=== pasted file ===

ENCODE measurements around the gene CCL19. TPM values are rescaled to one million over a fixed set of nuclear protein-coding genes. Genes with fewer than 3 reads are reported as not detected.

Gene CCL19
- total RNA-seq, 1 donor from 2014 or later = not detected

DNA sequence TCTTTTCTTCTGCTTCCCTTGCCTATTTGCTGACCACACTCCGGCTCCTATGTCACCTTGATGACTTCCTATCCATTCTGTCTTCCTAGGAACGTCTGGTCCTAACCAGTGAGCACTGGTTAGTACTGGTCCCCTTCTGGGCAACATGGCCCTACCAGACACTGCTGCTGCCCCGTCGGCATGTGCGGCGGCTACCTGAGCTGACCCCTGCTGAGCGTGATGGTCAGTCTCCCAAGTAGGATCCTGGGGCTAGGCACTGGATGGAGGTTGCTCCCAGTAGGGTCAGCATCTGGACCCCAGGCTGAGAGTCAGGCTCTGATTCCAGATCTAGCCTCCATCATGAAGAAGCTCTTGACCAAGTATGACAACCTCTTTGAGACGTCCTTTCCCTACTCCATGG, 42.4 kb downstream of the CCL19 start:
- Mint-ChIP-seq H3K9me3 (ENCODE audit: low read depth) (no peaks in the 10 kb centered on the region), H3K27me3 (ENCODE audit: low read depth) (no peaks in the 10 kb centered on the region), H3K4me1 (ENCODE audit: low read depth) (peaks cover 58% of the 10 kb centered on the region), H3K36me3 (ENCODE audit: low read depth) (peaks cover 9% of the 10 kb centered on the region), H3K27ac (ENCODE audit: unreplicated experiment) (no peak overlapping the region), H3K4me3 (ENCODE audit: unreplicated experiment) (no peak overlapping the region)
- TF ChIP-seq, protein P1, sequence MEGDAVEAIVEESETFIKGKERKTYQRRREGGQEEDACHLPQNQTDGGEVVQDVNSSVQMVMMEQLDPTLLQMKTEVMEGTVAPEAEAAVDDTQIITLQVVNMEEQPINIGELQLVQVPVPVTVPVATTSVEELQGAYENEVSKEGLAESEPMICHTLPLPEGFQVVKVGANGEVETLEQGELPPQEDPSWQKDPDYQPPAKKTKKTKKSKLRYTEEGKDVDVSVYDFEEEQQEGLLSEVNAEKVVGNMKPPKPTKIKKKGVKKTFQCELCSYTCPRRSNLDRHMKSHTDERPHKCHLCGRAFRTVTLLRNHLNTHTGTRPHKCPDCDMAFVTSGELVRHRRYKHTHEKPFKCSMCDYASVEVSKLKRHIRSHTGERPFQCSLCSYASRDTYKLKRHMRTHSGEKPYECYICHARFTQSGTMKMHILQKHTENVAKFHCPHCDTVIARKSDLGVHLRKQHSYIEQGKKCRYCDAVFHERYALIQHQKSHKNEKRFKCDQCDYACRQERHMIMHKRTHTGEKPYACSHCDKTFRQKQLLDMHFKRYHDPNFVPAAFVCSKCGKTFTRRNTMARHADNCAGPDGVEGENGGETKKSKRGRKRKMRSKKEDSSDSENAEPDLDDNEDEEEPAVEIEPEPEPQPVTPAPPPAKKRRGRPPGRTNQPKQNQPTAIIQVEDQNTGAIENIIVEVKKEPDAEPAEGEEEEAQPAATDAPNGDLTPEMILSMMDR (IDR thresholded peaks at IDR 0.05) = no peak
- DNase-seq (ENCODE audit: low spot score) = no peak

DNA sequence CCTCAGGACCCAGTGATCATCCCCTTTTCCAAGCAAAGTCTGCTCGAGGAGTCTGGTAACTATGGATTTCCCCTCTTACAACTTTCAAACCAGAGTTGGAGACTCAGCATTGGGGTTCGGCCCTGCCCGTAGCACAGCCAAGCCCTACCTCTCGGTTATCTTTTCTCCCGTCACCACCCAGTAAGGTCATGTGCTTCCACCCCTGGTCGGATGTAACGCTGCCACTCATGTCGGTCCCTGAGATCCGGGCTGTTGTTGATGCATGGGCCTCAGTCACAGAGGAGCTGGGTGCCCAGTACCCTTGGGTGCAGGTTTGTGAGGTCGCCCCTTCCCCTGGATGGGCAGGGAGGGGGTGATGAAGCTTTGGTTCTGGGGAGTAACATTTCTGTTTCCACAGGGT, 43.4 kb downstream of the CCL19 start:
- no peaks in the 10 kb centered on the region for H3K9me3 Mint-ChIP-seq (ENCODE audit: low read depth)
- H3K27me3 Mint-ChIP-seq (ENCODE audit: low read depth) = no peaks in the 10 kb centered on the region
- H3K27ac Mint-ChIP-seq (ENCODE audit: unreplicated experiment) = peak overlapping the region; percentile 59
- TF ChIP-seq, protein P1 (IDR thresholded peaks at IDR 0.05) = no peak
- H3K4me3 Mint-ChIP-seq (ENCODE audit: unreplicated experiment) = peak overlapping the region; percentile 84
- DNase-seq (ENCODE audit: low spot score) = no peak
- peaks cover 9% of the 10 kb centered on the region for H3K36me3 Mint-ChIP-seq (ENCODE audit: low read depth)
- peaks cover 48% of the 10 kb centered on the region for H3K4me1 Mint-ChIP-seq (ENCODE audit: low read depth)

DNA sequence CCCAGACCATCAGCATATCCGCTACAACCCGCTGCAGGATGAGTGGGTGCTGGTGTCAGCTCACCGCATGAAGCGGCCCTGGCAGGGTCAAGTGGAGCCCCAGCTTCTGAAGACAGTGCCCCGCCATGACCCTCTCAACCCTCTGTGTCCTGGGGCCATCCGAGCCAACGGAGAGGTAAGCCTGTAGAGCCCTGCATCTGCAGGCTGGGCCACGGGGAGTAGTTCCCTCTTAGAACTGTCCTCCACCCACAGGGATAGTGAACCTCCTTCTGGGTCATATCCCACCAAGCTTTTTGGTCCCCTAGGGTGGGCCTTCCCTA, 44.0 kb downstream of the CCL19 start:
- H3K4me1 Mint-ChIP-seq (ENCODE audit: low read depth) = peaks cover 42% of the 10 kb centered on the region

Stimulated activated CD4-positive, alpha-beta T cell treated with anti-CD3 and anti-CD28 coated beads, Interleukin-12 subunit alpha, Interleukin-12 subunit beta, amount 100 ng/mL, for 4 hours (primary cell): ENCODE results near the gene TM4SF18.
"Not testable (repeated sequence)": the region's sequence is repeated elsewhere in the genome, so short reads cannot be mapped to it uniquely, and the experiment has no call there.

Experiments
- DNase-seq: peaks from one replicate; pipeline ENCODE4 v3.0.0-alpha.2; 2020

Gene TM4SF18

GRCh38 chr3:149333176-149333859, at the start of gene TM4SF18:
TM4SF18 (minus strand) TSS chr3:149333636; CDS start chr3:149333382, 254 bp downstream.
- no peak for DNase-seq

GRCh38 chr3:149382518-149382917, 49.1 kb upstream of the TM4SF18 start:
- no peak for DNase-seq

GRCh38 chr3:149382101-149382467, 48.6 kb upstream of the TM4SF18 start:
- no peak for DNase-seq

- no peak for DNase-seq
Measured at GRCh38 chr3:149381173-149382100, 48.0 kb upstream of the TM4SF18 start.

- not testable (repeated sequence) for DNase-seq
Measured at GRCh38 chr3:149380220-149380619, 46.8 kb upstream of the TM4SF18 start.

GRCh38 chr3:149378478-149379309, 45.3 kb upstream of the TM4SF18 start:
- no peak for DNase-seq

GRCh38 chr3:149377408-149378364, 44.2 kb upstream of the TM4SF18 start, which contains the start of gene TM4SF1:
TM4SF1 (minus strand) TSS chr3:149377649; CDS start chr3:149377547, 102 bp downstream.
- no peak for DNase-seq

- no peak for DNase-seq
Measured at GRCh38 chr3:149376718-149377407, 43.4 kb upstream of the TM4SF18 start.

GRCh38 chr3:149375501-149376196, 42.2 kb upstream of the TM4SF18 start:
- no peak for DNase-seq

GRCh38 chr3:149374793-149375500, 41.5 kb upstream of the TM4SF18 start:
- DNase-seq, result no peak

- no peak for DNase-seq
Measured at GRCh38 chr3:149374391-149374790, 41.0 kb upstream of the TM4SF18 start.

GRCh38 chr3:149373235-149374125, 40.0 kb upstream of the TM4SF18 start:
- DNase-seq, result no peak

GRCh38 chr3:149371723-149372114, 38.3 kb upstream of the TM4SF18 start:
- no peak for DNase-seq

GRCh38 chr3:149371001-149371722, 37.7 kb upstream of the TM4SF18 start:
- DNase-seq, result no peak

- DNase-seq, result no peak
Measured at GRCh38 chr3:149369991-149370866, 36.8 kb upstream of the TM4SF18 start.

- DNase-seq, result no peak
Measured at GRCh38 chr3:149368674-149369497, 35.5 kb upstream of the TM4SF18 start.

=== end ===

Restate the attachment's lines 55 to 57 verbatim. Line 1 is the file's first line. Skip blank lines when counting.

Measured at GRCh38 chr3:149369991-149370866, 36.8 kb upstream of the TM4SF18 start.

- DNase-seq, result no peak
Measured at GRCh38 chr3:149368674-149369497, 35.5 kb upstream of the TM4SF18 start.